For the fourth time in a row, I paced a successful 2:30 half marathon. The latest of these races was held Saturday, Sept. 22, at the inaugural Bethany Beach First Responders Sports Weekend Half Marathon. I really feel like I’m finding my groove as a pacer.
Obviously, I enjoy pacing, or I wouldn’t do it. However, just like at a race, it’s always a little bit nerve-wracking. I wasn’t too nervous before the race in Bethany, but I had considered the fact that the pace I would be running would be faster than many of my recent long runs. With the heat and humidity this summer, my long runs have been slower than they would have been otherwise.
A 2:30 half marathon is approximately an 11:27 pace, but because the half marathons that I do tend to show up as about 13.2 miles on my watch, that means I’m actually running closer to an 11:15 per mile pace throughout the half marathon. For this one, I logged 13.2 miles and an average pace of 11:21 per mile.
When pacing, the mile markers are a major consideration. When I’m pacing a 2:30 race for Beast Pacing, like I was at this race, I need to cross the finish line between 2:29:00 and 2:30:00 — not even 2:30:01. It doesn’t matter when I hit 13.1 on my watch — it matters when I cross the finish line. So, pacing entails mental math and careful consideration throughout the race.
I wear a pace band that has cumulative times that I should be hitting at each mile marker. I usually line these up to the mile markers, but there were a few mile markers at the Bethany race that were pretty far off. I took my best guess when I thought they were off, and tried to speed up or slow down accordingly, or just stay the same. For example, I figured the mile markers weren’t on the Indian River Inlet Bridge because there wouldn’t have been somewhere to put them on the bridge — so, I just waited till the next mile marker to make any major adjustments, and it turned out we were pretty much back on track.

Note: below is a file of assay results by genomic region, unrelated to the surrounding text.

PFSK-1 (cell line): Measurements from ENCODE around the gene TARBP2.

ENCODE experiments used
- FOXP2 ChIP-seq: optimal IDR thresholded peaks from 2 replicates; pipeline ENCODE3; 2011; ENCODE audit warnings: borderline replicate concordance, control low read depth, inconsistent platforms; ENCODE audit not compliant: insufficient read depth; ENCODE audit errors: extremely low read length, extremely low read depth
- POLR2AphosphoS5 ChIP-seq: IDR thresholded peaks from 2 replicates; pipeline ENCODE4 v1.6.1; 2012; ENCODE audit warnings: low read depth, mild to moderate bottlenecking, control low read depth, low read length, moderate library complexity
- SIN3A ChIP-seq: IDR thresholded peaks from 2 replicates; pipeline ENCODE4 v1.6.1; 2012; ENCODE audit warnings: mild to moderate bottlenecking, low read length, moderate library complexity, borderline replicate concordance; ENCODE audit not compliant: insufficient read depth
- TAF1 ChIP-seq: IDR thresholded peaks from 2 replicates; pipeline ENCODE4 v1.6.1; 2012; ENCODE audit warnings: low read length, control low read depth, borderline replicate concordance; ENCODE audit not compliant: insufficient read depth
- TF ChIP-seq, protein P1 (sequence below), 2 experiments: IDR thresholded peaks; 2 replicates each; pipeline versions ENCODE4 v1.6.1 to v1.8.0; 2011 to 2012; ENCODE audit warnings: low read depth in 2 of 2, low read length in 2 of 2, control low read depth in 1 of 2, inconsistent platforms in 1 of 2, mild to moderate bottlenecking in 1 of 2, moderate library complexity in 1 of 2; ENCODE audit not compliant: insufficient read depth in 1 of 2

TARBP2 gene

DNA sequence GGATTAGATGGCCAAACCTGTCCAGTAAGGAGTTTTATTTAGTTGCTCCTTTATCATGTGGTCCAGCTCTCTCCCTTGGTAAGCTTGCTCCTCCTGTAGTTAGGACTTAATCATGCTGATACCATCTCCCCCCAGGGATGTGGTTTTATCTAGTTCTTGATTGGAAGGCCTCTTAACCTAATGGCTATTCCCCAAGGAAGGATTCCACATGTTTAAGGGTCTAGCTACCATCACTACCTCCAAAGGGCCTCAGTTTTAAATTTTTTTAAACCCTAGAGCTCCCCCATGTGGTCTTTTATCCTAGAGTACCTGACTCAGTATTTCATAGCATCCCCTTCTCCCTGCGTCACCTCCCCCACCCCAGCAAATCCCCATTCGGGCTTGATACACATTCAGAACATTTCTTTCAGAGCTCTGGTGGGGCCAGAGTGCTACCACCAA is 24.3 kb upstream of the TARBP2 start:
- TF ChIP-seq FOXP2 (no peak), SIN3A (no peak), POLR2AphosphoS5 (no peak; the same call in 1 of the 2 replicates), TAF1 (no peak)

As I mentioned, this was the fourth consecutive successful 2:30 half marathon that I have paced. Within the past year, I paced the 2:30 group for the Rehoboth Beach Seashore Half Marathon in December and the Coastal Delaware Running Festival Half Marathon and Island to Island Half Marathon in April. I say “successful” because I hit my pace goals on all of these races.
At the 2017 Island to Island Half Marathon, I came in a little over my goal on a hot day when other pacers struggled as well. I also successfully paced the 2:50 group at that race in 2016 for my first pacing experience. That 2017 race is something I always consider — because while I feel confident about keeping up this pace, I don’t want to take anything for granted.
My recent performance at the Rock ‘n’ Roll Virginia Beach Half Marathon — 2:18:15 — made me confident going into the Bethany Beach race because the Virginia Beach race took place on a very hot day, and that still gave me more than a 10 minute window for coming in under my pace time.
I had never paced alongside someone else before, but my friend and fellow Eastern Shore Running Club officer Lynn was assigned as a floater to this race and ended up running with me. I wasn’t sure how it would be to pace with someone else, but it was not a problem at all. Since she hadn’t been assigned a time ahead of the race, I was the only one with the pace band, but we were both able to keep the consistent pace, provide verbal support to runners and keep each other company when it was just the two of us.